The Scientific Case for EXPANSION TECTONICS

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The continental development of both East and West Antarctica is speculative because of the masking effect of the present-day ice-sheet coverage. This ice cover, as well as the ice-sheet covering Greenland, is part of the Geological Bedrock Map of the World map used to construct the small Earth models and could not be removed during model construction. The Antarctic icecap is known to be about 33 million years old. Reconstructions indicate that the East Antarctica continent comprises mainly Precambrian crusts and this crust has remained relatively intact throughout Earth history.

The continental crustal development of East and West Antarctica on an Expansion Tectonic Earth (shown as pale blue—the present-day south-polar ice shelf). During the Archaean to late-Palaeozoic Eras Antarctica straddled the ancient equator. The continent then rapidly migrated south, as the modern oceans opened, to its present location at the South Pole. The horizontal red line represents the location of the ancient equator and blue lines represent the ancient coastlines. Note: models 13 to 24 are centred on the South Pole (shown as blue dots).

The Expansion Tectonic continental reconstruction of Antarctica shows that, unlike present-day East Antarctica, during the Precambrian Eras West Antarctica was made up of small remnants of Proterozoic crusts. The reconstructions also show that during Precambrian and early-Palaeozoic times the primitive crusts making up both East and West Antarctica straddled the ancient equator. These continental crusts were located adjacent to primitive Australia, South America, South Africa, India, and Central and Southeast Asian crusts.

Break-up of the former Pangaea supercontinent to form the modern Antarctican continent commenced during early-Permian times during a period of crustal rupture and opening of the South Pacific Ocean—the ancient South Panthalassa Sea. By the Late Jurassic, opening of the Indian and South Atlantic Oceans had also commenced leaving a land connection between Australia and East Antarctica and similarly between South America and West Antarctica. Final breakup, rifting, and separation of modern Antarctica from Australia and East Antarctica commenced during the Paleocene, some 66 million years ago.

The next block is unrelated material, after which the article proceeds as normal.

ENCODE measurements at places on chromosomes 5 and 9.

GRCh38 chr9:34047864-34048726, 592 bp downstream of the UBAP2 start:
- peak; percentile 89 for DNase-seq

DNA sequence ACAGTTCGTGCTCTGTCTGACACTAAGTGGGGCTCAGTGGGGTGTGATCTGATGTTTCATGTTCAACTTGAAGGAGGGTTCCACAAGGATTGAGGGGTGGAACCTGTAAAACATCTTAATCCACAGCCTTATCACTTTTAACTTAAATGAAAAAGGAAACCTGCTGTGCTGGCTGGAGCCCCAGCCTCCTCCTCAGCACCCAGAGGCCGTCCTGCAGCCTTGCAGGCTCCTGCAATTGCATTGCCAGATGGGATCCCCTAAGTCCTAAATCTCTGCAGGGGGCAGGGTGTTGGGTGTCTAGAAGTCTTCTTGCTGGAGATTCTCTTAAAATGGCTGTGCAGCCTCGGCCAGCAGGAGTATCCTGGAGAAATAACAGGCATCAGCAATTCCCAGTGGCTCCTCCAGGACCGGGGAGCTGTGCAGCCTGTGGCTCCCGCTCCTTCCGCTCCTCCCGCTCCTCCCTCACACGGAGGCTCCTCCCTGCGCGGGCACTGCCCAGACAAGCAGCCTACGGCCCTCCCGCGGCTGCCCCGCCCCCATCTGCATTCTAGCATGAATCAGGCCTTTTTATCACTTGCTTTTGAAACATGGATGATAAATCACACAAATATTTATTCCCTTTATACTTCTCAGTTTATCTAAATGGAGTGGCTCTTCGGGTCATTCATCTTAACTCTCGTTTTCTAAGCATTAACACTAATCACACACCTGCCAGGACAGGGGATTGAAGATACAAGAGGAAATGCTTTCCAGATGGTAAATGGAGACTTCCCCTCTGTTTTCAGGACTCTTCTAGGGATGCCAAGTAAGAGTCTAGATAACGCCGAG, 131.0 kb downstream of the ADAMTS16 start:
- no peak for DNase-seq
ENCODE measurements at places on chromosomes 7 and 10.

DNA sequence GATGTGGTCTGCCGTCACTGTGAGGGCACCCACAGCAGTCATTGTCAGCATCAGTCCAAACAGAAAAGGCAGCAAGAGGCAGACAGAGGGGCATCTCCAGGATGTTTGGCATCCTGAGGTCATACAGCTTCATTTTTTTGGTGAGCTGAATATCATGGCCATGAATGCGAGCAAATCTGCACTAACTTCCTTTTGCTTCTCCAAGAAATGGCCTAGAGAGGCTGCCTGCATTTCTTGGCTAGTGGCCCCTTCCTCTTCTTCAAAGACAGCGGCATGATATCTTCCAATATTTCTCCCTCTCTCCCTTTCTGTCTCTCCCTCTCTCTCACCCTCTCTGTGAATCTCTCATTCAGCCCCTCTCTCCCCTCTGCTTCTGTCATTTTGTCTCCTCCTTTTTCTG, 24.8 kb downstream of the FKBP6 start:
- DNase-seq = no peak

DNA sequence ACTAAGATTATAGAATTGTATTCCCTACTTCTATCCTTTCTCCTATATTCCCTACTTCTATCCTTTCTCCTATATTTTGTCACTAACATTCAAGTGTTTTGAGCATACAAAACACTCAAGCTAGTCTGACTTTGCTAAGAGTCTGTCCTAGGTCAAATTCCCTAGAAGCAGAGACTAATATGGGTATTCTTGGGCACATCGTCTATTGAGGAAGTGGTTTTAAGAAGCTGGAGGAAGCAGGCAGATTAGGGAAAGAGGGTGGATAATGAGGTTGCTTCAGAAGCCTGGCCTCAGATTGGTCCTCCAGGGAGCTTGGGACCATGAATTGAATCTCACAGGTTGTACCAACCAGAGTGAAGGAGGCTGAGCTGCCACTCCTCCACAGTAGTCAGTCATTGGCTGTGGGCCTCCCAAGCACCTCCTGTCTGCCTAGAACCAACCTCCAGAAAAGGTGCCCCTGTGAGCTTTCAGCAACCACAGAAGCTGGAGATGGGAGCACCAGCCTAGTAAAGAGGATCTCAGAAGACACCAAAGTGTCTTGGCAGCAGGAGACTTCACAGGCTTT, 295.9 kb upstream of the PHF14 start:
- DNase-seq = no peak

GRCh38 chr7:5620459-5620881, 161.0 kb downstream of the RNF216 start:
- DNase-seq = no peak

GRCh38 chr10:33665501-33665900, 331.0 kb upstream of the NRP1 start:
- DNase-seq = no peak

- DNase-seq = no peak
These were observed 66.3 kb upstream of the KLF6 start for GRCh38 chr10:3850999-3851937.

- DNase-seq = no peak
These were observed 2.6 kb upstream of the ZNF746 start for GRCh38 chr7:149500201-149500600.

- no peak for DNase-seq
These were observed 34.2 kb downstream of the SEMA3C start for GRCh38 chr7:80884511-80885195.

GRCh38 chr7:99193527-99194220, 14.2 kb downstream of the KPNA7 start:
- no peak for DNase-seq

On an Expansion Tectonic Earth, the development of West Antarctica relative to East Antarctica is closely related to opening of the South Pacific Ocean. By the Late Cretaceous West Antarctica had separated from East Antarctica and had begun to rotate clockwise, relative to East Antarctica, as the South Pacific Ocean continued to widen and open. During that time the West Antarctican Peninsular remained joined to the southern South American Peninsular. This peninsular continued to remain joined until separation and rifting between the two continents began during the Miocene leaving modern East and West Antarctica as separate and isolated continents through to the present-day.

Throughout Precambrian and Palaeozoic times the Antarctican continent straddled the ancient equator. Once breakup was initiated the combined East and West Antarctican continent is then shown to have commenced an apparent migration south, relative to the ancient South Pole. It then continued migrating further south to its present south-polar location throughout Mesozoic and Cenozoic times, establishing and preserving the present south-polar ice-sheet.

This reconstruction and migration history shows that Antarctica evolved throughout most of its history within a warm tropical environment prior to migrating south into high southern and then into south polar-regions. A close look at the various small Earth models also shows that Antarctica is currently not stationary over the South Pole, as convention suggests, but is continuing to migrate slowly across the south-polar region. It is also important to note that seafloor mapping shows that the surrounding Southern Ocean contains a single, continuous mid-ocean-rift zone. All of the surrounding continents are, in fact, migrating north away from Antarctica as new seafloor crust continues to be extruded along this mid-ocean-rift zone.

This is a fatal flaw in plate tectonic reconstructions, whereby a suitable explanation cannot be given to explain why there are no subduction zones available to absorb this huge amount of Southern Ocean seafloor crustal spreading.